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Experimental Medicine and Biochemical Sciences,

By Anna T. Palamara, Lucia Nencioni, Katia Aquilano, Giovanna De Chiara, Leyanis Hern, Federico Cozzolino, Maria R. Ciriolo and Enrico Garaci


We have previously shown that the life cycles of several viruses are influenced by host-cell redox states. Reports of the antioxidant activities of the plant polyphenol resveratrol (RV) prompted us to investigate its effects on influenza virus replication in vitro and in vivo. We found that RV strongly inhibited the replication of influenza virus in MDCK cells but that this activity was not directly related to glutathione-mediated antioxidant activity. Rather, it involved the blockade of the nuclear-cytoplasmic translocation of viral ribonucleoproteins and reduced expression of late viral proteins seemingly related to the inhibition of protein kinase C activity and its dependent pathways. RV also significantly improved survival and decreased pulmonary viral titers in influenza virus–infected mice. No toxic effects were observed in vitro or in vivo. That RV acts by inhibiting a cellular, rather than a viral, function suggests that it could be a particularly valuable anti-influenza drug. Influenza viruses are enveloped viruses with segmented, single-stranded, negative-sense RNA genomes [1]. Every year, influenza epidemics cause numerous deaths and millions of hospitalizations, but the most frightening effects are seen when new strains of the virus emerge, causing worldwide outbreaks of infection. Recen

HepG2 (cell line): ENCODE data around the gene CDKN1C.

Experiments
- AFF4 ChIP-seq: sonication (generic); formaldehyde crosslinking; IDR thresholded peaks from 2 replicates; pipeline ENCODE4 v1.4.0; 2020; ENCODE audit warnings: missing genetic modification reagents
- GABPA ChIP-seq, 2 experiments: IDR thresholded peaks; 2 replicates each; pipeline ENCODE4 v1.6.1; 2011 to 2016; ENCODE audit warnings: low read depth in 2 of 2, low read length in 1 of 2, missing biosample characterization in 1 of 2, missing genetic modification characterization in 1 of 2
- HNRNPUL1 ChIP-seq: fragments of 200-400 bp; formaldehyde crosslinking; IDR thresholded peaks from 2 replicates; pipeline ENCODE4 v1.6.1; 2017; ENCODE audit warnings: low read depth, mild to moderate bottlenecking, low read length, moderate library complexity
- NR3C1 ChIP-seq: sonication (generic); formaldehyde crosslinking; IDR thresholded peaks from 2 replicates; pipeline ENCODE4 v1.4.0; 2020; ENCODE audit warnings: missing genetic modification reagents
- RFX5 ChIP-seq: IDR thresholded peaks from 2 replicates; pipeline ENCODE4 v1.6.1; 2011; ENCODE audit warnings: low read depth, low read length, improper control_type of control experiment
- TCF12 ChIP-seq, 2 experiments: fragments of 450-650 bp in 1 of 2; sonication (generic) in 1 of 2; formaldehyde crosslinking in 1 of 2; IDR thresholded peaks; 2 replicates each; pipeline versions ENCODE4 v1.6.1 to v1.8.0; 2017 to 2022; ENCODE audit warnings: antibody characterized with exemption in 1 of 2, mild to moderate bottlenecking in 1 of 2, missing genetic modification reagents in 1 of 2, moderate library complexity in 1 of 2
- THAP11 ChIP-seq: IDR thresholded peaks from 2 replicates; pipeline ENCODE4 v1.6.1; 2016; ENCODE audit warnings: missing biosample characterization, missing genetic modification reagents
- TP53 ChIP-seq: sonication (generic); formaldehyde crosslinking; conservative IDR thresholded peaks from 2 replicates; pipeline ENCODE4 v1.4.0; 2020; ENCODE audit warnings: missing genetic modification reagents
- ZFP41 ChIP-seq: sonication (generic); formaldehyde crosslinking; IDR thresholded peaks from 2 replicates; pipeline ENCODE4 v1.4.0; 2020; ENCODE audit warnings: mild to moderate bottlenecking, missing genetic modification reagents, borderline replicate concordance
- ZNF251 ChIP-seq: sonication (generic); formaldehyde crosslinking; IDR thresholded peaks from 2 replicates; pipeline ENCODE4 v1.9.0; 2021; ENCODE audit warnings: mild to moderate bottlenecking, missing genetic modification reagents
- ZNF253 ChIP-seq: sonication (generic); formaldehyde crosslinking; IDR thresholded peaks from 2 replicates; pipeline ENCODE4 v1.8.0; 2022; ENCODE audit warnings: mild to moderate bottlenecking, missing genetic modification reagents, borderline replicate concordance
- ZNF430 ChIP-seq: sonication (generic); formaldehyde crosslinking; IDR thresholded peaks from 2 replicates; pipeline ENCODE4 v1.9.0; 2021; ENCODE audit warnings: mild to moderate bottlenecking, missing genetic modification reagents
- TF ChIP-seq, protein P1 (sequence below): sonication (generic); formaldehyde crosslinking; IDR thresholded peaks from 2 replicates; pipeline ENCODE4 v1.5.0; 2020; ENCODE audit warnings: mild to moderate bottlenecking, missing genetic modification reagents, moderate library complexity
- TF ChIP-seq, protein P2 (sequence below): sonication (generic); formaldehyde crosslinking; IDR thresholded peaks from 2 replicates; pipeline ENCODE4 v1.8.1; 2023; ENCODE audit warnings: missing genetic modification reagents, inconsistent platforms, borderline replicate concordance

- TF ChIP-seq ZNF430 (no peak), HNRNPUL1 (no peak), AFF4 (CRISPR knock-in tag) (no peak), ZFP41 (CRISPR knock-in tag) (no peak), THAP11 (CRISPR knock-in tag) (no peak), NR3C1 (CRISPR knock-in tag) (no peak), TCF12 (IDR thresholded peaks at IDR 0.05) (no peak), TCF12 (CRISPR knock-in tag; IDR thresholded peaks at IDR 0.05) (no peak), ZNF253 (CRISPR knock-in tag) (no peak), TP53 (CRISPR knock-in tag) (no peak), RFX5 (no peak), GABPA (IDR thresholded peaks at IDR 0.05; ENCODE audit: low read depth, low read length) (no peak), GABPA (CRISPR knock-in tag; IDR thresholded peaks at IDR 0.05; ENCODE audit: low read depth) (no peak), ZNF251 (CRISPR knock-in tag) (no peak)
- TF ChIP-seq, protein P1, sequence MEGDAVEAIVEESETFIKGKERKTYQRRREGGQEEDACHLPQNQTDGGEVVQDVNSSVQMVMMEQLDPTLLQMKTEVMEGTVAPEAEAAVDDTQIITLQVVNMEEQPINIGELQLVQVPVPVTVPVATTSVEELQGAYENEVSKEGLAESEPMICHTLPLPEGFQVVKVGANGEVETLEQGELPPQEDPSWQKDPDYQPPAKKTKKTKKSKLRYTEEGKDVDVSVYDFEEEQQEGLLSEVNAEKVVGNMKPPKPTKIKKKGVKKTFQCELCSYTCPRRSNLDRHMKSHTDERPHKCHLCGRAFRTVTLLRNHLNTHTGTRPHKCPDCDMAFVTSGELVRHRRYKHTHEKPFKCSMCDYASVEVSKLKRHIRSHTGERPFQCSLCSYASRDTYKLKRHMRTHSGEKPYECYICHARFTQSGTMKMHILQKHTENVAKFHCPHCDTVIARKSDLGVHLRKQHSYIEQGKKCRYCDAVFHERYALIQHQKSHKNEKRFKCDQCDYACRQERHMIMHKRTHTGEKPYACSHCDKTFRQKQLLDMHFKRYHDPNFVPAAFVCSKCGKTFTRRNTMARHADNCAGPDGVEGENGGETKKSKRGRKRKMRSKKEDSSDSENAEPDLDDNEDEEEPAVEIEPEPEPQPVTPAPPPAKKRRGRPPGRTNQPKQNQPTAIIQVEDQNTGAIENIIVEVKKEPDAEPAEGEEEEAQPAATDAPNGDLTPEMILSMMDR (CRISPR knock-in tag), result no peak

Year: 2013
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